Client Portals
Digging into the Delta

Digging into the Delta


Based upon the headline readouts, the surge in Delta coronavirus cases worldwide portends rolling economic blackouts reminiscent of the early days of COVID 2020.  This fear rattled markets on Monday, pressing the 10-year Treasury yield down to 1.18% and the Dow down nearly 1000 points.  Paradoxically, also on Monday, the UK fully reopened its economy despite its surging case rates and a Prime Minister in quarantine.  Case rates may make headlines, but it’s fatality rates that provoke policy prescriptions.  Fortunately, our vigilant vaccination of the vulnerable and Delta’s less-lethal temperament have limited fatalities and reduced policy pressures.  Markets rallied to new highs to close out the week, recognizing that while COVID cases may climb once again, the worldwide economy will not shut down once again.

The Full Story:

On Friday, the 2020 Summer Olympic Games (pandemically delayed) began in Tokyo with a breathtaking opening ceremony and few observers.  To guard against impending COVID contagion, Japan banned foreign Olympic spectators in March and then banned their own domestic spectators on July 8th by declaring a national state of emergency.  Markets responded immediately with yields plunging and a notable rotation away from the “re-opening” asset classes back into the “shutdown” asset classes.  Investors and economists like us had to quickly revisit our pandemic playbooks and reassess our current risk/reward assumptions.  Many “shoot first, ask questions later” investors hit the exits Monday, leading to a jarring 950-point drop in the Dow.  And yet, by week’s end, stock markets hit new all-time highs.  With Delta cases surging, shouldn’t this market be falling?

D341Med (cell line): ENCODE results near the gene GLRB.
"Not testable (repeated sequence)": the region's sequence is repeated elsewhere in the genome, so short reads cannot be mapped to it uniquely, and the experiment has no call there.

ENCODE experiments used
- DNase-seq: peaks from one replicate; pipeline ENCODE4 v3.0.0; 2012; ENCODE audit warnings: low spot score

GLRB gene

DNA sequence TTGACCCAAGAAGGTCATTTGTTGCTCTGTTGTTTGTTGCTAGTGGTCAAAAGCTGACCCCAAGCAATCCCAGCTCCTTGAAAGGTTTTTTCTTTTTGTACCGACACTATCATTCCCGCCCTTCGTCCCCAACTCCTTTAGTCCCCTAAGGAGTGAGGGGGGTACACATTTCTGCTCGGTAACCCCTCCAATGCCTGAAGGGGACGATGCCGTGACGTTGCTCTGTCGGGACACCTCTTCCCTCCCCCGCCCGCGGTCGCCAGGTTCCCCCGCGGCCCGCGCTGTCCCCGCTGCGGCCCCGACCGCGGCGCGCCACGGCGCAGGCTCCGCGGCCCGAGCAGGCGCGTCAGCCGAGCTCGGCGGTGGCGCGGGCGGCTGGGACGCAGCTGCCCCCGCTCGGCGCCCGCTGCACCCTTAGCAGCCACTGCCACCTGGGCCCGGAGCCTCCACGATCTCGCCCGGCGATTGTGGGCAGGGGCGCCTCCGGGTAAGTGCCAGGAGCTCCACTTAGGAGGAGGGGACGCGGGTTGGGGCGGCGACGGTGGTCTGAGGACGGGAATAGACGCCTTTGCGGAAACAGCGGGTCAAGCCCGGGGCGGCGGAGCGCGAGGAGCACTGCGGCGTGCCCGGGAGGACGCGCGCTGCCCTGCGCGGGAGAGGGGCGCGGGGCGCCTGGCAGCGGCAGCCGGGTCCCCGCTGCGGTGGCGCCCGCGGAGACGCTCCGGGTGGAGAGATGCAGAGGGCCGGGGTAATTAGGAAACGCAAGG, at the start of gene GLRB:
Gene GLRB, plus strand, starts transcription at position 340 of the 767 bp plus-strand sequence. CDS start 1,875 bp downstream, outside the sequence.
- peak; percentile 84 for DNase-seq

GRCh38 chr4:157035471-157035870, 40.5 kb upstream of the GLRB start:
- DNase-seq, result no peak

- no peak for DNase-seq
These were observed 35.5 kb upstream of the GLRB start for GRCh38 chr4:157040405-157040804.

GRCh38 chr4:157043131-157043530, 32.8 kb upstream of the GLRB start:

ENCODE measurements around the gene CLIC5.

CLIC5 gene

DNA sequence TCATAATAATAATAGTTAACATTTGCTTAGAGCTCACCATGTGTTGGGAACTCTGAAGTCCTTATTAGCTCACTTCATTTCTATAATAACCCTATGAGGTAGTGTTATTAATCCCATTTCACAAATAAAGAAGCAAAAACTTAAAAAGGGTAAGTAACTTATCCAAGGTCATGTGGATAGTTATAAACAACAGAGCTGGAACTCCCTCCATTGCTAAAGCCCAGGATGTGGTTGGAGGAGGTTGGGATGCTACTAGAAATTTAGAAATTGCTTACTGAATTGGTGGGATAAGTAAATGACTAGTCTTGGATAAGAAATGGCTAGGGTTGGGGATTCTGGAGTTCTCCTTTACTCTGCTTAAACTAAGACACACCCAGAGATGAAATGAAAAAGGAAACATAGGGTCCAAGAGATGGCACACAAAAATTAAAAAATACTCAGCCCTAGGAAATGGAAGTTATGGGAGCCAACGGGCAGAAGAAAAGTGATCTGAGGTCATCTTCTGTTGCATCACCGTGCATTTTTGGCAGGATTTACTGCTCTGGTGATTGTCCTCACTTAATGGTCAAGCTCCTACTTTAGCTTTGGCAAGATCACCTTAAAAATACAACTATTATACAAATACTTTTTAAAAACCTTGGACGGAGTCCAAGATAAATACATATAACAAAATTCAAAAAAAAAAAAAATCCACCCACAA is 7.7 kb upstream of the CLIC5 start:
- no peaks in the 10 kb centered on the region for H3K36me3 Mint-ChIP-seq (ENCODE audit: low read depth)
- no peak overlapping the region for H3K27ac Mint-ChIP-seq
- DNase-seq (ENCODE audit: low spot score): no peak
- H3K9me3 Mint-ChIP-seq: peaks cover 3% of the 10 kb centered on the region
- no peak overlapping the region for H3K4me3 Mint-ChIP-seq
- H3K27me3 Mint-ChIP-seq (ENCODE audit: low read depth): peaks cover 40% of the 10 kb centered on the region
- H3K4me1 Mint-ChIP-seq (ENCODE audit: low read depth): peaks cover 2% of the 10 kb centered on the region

The Case in Japan

The proliferation of the highly contagious Delta virus has led to a surge of COVID cases in Japan.  Using a 7-day rolling average, daily case counts in Japan have risen from a low of 1,400 a day in early June to nearly 4,000 today.  Case counts approached 7,000 in January of 2021 and again in May, making this the third COVID tsunami wave this year for Japan:

Given the surge in case counts, it’s a wonder the Japanese didn’t cancel the Olympics altogether (as many called for).  Perhaps they tempered their reaction to rising daily case rates given the continual decline in daily fatality rates:

Recognizing that fatalities lag case identifications, perhaps the worst is yet to come for Japan.  Maybe.  But maybe not.  While only 23% of Japanese citizens have received both vaccine doses, 62% of seniors are fully vaccinated.  According to our own CDC, the unvaccinated account for 99.5% of US COVID fatalities.  Therefore, Japan’s high vaccination rate among its most vulnerable should dramatically improve its fatality rate.  COVID case counts sound alarms, but falling fatality rates greatly de-amplify them.

The Case in the UK

The UK has waged the most visible war against the Delta variant and began its battle well before Japan.  Revealing Delta’s hyper-contagiousness, Britain’s COVID case counts rose from 1,500 in late May to nearly 50,000 in July.

Britain’s dramatic surge in cases occurred despite its world-leading 55% vaccination rate.  Fortunately, as found in Japan, fatality rates, while rising, are still near pandemic lows.

Delta has dawned in the US.  Recent case counts likely underreport what will surely be a sizable surge as we head into fall:

Fortunately, like the UK, the US has vaccinated over 50% of its population.  Better yet, 90% of US citizens over 65 have had at least had one vaccine dose.  While Delta may have just begun spreading here, we should take great comfort in the low fatality rates seen previewing in Britain and Japan.  Currently, the US fatality rate sits close to pandemic lows:

Finally, and optimistically, Delta’s high transmission rates mixed with reinvigorated vaccination rates should accelerate our human pursuit of herd immunity, and perhaps even usher in… COVID’s coda.

Have a great Sunday!

David S. Waddell

CEO, Chief Investment Strategist

Sources: Johns Hopkins University CSSE COVID-19 Data
David S. Waddell

David S. Waddell

CEO, Chief Investment Strategist